As most of you know, 6 months ago I had my little boy Oliver. These past 6 months have been incredible. I have enjoyed every part of motherhood (well, maybe after that first month..haha). As I reminisce on my own pregnancy and postpartum experience, I am thrilled that the “4th trimester “is now a recognized term. Your 1st trimester you are sick and tired, your 2nd trimester you are happy, full of energy, and not that big, and your 3rd trimester you are huge and can’t wait for your little human to enter the world. Well, prior to the term…

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9 Things You Should Know About Pain

Pain | Pain Management | Blog

Pain is output from the brain. While we used to believe that pain originated within the tissues of our body, we now understand that pain does not exist until the brain determines it does. The brain uses a virtual “road map” to direct an output of pain to tissues that it suspects may be in danger. This process acts as a means of communication between the brain and the tissues of the body, to serve as a defense against possible injury or disease. The degree of injury does not always equal the degree of pain. Research has demonstrated that we…

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“Swimmers Shoulder?” OR Secondary Impingement?

The most common cause of time lost in the pool for swimmers is shoulder pain. You may have heard this referred to as “swimmers shoulder,” but this really does not give accurate description of what is actually occurring. More often than not “swimmers shoulder” is actually a “subacromial impingement,” which roughly translates into “pinching under the acromion.” If you look at the diagram below you can see the bony process attached to the shoulder blade (scapula) called the acromion. This bone is essentially the “roof” that houses a portion of the rotator cuff (supraspinatus muscle). Many times when a rotator…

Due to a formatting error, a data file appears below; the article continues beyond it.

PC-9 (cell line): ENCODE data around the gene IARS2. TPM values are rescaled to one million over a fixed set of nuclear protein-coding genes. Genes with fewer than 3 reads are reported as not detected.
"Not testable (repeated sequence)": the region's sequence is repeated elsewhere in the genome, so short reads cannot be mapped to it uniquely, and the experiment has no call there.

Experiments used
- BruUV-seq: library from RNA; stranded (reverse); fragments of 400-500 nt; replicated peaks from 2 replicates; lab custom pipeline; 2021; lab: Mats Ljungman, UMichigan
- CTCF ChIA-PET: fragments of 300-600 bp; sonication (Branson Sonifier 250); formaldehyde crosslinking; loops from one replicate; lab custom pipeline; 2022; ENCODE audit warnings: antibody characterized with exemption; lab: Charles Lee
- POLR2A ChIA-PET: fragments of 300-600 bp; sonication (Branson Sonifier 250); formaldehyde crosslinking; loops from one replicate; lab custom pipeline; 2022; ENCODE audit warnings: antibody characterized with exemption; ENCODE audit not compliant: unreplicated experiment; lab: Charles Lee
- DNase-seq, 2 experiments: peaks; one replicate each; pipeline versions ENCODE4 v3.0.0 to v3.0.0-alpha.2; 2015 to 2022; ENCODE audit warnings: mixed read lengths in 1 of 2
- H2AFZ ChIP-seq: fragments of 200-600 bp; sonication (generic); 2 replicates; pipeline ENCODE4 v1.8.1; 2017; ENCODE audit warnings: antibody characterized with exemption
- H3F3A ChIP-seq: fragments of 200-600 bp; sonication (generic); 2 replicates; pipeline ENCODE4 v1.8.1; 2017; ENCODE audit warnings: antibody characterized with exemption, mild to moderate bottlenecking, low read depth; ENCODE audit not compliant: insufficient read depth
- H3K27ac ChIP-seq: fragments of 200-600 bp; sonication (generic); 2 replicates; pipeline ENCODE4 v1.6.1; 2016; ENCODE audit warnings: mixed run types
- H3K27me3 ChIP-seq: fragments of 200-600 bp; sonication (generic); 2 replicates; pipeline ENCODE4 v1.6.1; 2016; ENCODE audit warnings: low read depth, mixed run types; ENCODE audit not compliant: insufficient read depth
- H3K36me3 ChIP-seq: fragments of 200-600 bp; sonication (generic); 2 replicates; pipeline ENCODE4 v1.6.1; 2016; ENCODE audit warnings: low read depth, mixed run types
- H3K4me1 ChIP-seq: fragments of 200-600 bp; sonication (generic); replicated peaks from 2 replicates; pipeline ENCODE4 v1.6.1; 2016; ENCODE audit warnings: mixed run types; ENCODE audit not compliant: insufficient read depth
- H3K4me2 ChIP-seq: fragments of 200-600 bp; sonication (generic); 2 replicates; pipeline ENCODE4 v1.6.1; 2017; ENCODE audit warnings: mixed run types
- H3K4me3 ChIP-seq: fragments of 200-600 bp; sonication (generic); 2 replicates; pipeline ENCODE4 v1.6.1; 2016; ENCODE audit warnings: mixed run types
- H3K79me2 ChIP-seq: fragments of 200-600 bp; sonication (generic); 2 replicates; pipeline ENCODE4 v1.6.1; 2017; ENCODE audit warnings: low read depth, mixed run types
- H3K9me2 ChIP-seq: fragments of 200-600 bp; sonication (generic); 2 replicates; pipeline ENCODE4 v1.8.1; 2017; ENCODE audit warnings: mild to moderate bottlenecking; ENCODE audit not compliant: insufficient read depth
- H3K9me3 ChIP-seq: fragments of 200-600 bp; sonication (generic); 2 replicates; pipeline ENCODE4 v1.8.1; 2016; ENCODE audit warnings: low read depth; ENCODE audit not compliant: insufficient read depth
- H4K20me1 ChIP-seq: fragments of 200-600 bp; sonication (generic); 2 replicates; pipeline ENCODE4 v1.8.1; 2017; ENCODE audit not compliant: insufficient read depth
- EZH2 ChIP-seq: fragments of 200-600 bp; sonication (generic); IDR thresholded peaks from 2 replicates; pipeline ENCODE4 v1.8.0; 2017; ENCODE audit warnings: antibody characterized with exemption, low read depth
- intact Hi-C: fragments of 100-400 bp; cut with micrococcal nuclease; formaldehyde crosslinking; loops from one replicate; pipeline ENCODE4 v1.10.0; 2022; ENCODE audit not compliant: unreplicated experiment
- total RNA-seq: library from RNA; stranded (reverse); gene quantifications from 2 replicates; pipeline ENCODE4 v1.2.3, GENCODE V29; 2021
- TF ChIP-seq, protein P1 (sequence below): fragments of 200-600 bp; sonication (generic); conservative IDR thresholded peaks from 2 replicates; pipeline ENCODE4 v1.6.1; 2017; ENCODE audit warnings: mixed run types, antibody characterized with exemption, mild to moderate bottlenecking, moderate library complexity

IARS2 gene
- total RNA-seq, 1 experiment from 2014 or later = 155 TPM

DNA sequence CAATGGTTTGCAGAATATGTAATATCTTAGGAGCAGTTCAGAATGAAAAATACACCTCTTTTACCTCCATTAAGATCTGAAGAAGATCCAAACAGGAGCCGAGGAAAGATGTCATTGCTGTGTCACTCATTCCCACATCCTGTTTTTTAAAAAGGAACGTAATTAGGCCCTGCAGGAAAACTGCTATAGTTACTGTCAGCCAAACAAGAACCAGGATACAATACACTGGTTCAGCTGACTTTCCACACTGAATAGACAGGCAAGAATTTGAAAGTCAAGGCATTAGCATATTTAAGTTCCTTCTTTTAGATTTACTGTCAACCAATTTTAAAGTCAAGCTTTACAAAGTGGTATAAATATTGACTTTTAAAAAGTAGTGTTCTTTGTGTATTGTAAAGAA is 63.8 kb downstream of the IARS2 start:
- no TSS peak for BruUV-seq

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5 Tips for Creating Good Habits While Toilet Training Your Child

Potty Training | Toilet Training | Motherhood | Blog

Toilet training is an important developmental milestone for children, and is one of the first steps to becoming more self-sufficient. However, toilet training can be challenging for both children and their families. The following tips will help your child create good, lasting habits and avoid future bowel and bladder problems. Wait for it! Typical bowel and bladder development occurs around 18 months of age. Starting toilet training too early can create frustration and lead to poor habits or avoidance of toilet training all together. It can also lead to bowel and bladder problems such as urinary incontinence, bedwetting, urinary tract…

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8 Tips to Prevent Shin Splints

Shin Splints | Prevention | Tips | Blog

Shin splints, also known as medial tibial stress syndrome (MTSS), is a term used to describe symptoms of pain in the front of your lower leg and at times along the inside of the lower leg, next to the shin bone (tibia). It occurs when too much stress is put on the tibia or when the muscle next to the tibia is overworked. It most commonly happens from high-energy exercise or sports that involves running and jumping, and at the beginning of a sports or training program. Thankfully, shin splints can often be treated effectively, and, with proper progression of…